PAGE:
AIG Lacks Rigor, Does not Prepare Students for High School

Katelyn Hottell, Staff Reporter

Despite their claims, has elementary and middle school AIG ever challenged or developed their students? As a former AIG student, I can personally say it does not.

In my own experience, Academically or Intellectually Gifted, also known as the AIG program, gives students a false sense of superiority over their peers. Every student in AIG is told that they are brighter and better than the other students.

When I was in AIG, I was separated from a young age to another classroom for a couple days each week. In this classroom we were supposed to be challenged to help us reach our maximum potential through difficult tasks and mind-bending riddles and equations.

Instead, in my class we typically sat around and socialized.

In the classroom, students usually never were challenged with difficult problems. While we were given riddles, it was nothing that stretched out brains. The entire class we talked without any sense of urgency as there was no real need to get work done since there were no true grades that went onto our report cards. The only thing that impacted us was the possibility of being kicked off the shiny pedestal known as AIG.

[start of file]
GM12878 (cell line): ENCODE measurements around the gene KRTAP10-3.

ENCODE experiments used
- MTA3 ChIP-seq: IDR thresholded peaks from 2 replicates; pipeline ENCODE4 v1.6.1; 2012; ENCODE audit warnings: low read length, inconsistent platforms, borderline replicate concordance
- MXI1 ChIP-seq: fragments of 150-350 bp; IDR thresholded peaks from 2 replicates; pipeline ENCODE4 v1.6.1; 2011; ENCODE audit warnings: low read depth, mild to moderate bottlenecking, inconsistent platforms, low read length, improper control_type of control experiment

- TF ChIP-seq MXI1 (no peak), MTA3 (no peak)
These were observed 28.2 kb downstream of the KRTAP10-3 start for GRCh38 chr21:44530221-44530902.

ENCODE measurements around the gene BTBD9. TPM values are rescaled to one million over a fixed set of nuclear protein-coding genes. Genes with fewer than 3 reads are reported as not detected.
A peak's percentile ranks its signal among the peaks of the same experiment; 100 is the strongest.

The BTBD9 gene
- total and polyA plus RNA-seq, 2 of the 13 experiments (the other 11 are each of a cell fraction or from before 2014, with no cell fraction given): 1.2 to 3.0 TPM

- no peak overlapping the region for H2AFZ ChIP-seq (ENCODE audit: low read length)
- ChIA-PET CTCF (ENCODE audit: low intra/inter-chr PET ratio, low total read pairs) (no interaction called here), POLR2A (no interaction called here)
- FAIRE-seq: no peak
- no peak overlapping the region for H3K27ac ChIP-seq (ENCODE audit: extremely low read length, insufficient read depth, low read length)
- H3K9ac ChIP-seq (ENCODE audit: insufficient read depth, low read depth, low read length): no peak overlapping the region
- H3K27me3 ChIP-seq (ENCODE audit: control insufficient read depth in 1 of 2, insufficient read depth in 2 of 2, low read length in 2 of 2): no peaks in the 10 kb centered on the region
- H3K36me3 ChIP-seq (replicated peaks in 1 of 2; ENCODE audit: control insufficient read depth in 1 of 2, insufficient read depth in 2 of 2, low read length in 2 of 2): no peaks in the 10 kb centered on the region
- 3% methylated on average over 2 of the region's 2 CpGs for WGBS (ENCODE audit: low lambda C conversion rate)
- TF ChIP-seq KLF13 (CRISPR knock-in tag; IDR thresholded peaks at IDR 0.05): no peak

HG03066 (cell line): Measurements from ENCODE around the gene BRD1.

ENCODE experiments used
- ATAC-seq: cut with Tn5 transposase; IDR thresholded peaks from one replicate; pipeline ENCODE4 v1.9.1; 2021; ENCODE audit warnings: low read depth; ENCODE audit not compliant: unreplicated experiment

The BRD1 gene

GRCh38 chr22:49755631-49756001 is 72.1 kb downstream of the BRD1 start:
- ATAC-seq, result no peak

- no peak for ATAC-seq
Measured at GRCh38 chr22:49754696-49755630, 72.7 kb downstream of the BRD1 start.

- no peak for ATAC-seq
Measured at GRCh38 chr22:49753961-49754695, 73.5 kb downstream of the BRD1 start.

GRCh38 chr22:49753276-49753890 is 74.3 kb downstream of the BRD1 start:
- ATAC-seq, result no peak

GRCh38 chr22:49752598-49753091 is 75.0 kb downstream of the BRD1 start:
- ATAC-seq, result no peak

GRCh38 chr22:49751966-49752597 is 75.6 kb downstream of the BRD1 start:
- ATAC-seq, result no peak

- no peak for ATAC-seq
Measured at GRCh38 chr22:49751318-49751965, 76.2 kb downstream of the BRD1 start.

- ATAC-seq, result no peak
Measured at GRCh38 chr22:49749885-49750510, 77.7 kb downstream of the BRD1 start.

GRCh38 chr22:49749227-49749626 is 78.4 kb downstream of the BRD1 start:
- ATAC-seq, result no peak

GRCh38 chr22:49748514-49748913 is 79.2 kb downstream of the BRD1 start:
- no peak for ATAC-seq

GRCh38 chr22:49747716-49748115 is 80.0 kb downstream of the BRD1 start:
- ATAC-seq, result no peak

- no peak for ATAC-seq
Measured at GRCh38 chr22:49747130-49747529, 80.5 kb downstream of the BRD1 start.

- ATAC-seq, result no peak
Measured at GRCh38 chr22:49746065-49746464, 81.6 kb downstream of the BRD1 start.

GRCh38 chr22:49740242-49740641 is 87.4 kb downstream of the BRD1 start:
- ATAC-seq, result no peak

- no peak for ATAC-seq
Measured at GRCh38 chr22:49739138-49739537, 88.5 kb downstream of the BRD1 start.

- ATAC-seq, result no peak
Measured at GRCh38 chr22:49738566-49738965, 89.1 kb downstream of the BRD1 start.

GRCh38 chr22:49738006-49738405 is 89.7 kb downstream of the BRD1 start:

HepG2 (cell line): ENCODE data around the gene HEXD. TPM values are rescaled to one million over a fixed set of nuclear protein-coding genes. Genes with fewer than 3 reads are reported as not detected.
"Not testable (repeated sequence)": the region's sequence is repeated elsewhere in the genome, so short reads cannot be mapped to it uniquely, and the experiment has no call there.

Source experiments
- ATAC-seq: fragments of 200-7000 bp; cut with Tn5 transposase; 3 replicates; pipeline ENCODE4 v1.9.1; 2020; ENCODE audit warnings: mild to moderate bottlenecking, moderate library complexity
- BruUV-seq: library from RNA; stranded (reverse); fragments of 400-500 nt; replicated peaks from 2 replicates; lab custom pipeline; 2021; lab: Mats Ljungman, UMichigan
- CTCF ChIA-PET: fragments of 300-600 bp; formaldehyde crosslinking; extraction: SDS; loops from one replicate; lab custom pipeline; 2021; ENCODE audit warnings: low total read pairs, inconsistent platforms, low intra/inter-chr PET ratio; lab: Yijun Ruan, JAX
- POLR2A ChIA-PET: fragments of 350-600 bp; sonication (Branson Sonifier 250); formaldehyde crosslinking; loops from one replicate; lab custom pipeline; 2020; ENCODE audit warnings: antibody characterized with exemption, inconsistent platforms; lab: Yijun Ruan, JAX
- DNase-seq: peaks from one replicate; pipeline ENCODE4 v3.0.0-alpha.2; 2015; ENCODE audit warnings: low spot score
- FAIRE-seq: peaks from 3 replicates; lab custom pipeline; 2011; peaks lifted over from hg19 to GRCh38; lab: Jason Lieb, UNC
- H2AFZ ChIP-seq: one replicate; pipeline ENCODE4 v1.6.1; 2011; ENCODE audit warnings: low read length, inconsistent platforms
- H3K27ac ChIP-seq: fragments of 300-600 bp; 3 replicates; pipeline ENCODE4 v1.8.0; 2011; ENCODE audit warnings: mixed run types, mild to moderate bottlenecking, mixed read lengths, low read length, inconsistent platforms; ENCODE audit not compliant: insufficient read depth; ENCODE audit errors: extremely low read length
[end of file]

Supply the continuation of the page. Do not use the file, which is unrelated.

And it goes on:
If my AIG experience had been more supplemental, I may have been more prepared for high school. Instead of being top of my class, I feel like an average student. Even though math was one of my AIG subjects, I now find math to be difficult and I need to ask for help from my brother. If AIG had better prepared me, I would most likely feel more comfortable academically in my high school career.

AIG should promote growth in a more formal and demanding way. They need to implement a grade system that encourages students to do their work on time and in a professional manner. Also, they should affirm students in the other classroom that they too have amazing potential to achieve academic greatness. With these steps, AIG would be an incredible program.